Cycling through the state of South Dakota takes time; it is a wide state and there isn’t a whole lot going on there. The University of Mines is in a pretty big town with full services, including a taxi service which we used to get supplies. Once we left Rapid City, the landscape quickly gave way to more sparsely populated countryside with very few people, limited cell services and very few towns along the way. South Dakota’s economy, so far as we have seen, has a hefty tourism segment because of the parks and lots of agriculture and farming industries.
The day started out early with a group photo and then breakfast at the University cafeteria. We headed out for a century ride through rolling hills as we made our way into the Badlands National Park. The “mapmyride” report gave us an average speed of 15.5 mph with the duration taking about 6 hours and 37 minutes to ride. The e-bike used two full batteries and was just starting on the third battery when we pulled into Kadoka.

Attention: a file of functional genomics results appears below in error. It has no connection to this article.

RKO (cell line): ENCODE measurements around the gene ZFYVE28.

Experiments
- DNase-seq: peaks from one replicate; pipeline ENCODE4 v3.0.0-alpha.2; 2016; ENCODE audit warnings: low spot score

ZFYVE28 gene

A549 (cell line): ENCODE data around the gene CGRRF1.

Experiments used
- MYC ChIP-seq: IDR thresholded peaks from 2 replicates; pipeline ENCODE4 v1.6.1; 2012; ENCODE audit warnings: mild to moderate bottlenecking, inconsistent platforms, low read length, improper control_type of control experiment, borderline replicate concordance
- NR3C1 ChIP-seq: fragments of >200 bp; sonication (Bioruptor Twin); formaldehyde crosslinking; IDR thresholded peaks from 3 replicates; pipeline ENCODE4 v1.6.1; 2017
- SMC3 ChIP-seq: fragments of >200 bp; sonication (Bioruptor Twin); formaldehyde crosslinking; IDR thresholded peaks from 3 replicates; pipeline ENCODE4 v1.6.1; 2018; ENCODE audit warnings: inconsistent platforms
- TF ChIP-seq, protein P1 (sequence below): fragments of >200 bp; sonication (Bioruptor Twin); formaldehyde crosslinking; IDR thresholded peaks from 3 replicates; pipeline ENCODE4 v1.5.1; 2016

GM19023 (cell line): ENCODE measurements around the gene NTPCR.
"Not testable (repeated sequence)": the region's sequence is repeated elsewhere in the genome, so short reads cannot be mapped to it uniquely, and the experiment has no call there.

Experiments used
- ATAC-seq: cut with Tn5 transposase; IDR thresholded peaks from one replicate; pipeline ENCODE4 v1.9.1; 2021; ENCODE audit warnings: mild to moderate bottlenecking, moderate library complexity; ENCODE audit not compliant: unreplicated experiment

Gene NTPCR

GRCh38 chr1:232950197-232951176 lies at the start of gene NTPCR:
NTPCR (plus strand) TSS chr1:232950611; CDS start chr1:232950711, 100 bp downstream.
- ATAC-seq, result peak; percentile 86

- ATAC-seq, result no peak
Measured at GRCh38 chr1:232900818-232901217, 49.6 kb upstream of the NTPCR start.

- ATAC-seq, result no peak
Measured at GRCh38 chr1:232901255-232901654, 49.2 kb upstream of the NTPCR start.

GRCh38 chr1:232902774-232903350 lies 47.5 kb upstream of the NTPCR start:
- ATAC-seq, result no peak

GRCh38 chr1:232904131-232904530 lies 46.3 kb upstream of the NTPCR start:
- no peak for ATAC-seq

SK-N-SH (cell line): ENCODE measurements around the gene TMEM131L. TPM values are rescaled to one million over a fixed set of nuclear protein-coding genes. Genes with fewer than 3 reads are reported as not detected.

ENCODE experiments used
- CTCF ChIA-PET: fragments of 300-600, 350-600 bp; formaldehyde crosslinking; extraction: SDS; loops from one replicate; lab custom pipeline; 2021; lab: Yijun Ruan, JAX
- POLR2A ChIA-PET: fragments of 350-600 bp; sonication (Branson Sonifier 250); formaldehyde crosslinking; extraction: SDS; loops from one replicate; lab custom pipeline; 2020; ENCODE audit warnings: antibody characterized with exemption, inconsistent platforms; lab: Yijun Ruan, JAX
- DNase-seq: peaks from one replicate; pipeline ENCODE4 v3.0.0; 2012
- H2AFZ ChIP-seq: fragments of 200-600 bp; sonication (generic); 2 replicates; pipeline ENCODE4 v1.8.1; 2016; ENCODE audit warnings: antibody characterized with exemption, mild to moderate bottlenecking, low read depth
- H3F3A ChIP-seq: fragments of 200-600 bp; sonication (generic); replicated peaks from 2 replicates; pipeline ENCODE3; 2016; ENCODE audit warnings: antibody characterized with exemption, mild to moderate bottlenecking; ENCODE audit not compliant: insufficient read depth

The bike ride was not difficult even though the mileage was 102. The wind was slight and the terrain was mostly flat. The Badlands are dried up sandstone riverbeds that are mostly abandoned.
Badlands National Park is a national park in southwestern South Dakota that protects 242,756 acres of sharply eroded buttes, pinnacles, and spires blended with the largest undisturbed mixed grass prairie in the United States. The park is managed by the National Park Service. The park has several tourist spots where you can walk between the sand pillars and touch the crumbling rock towers that dot the earth. There are several large fields of grass within the park, but generally it is like being on the moon. The rock formations are very unusual and it taps the imagination to wonder how this place came to be at an elevation of just over 3000 feet.